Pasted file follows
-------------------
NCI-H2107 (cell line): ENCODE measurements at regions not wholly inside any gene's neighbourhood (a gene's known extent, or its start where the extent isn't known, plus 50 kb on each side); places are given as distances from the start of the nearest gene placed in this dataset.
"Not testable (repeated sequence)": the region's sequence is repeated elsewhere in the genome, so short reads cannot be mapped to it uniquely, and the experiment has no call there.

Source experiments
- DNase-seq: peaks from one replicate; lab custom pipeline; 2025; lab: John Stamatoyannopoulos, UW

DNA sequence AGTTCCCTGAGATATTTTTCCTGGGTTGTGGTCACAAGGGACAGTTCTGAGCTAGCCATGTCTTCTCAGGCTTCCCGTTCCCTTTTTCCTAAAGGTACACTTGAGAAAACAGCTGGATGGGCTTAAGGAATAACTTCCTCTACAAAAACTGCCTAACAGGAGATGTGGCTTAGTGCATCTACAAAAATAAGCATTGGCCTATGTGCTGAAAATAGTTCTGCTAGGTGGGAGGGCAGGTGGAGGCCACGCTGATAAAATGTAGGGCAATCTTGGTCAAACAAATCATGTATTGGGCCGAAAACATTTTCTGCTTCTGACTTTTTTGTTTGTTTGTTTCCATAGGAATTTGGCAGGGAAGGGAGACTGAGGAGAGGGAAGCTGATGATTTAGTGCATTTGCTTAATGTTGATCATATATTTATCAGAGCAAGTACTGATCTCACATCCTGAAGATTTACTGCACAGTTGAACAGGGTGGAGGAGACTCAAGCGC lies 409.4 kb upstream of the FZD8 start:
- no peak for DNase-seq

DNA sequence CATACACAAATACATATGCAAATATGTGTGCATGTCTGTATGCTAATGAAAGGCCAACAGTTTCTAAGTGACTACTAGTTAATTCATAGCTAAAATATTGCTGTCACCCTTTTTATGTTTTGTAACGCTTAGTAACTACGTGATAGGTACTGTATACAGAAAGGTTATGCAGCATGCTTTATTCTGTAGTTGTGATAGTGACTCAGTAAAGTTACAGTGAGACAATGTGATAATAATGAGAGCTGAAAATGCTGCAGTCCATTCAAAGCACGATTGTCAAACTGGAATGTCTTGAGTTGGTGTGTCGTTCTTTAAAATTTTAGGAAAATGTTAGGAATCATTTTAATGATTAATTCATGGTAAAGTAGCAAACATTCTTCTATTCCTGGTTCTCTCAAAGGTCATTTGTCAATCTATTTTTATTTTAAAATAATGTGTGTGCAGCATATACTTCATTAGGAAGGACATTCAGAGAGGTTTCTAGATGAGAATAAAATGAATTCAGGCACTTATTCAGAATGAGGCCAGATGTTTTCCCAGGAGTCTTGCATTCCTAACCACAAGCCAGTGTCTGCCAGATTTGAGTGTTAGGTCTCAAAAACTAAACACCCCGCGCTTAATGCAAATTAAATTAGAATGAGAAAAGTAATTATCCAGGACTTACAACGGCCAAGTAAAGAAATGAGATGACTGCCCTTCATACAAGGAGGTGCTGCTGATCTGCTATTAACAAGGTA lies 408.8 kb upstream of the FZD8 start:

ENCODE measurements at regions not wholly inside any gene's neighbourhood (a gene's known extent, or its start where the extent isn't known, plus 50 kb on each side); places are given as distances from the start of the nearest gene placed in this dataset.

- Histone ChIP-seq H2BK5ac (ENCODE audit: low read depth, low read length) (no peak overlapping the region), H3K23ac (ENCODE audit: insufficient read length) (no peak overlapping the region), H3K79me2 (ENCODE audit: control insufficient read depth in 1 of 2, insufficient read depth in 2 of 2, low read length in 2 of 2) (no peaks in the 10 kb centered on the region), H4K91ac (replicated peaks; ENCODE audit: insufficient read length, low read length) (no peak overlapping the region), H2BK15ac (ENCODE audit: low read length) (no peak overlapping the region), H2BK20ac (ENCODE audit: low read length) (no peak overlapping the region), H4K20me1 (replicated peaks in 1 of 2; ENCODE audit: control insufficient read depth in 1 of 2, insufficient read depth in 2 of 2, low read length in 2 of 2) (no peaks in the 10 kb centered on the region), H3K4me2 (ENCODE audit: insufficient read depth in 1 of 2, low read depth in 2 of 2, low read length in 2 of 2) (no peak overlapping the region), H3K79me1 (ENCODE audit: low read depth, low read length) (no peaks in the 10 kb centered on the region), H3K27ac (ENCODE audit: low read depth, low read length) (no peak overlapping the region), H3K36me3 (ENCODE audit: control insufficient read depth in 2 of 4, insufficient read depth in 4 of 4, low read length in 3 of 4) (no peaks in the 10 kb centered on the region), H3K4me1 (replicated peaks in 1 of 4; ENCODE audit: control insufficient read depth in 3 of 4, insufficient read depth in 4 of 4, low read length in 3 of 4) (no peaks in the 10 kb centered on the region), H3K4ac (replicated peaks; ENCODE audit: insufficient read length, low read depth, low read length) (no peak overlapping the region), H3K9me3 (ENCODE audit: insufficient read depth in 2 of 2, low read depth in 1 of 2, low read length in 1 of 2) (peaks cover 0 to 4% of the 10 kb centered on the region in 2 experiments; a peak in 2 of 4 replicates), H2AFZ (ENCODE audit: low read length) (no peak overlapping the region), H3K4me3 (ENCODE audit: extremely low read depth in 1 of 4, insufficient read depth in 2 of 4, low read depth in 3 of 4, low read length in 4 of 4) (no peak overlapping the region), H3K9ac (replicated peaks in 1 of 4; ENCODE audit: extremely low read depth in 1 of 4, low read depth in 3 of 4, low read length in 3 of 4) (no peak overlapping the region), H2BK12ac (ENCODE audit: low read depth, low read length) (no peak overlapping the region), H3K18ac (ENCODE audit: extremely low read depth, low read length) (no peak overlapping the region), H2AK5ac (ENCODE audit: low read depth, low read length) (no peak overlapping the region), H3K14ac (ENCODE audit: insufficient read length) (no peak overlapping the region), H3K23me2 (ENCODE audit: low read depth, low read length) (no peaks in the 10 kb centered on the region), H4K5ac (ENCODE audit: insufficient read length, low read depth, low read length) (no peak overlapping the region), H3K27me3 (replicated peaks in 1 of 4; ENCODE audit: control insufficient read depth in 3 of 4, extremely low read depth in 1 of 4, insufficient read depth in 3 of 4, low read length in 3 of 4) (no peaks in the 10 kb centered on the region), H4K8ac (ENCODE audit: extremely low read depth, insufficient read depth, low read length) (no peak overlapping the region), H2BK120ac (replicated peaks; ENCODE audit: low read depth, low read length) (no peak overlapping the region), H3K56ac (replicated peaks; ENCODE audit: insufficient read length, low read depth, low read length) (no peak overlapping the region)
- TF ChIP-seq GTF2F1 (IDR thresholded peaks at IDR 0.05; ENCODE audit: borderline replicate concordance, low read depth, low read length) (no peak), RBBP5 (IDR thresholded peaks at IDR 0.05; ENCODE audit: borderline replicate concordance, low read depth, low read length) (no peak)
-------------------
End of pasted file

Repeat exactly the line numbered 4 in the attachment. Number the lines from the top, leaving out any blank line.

- DNase-seq: peaks from one replicate; lab custom pipeline; 2025; lab: John Stamatoyannopoulos, UW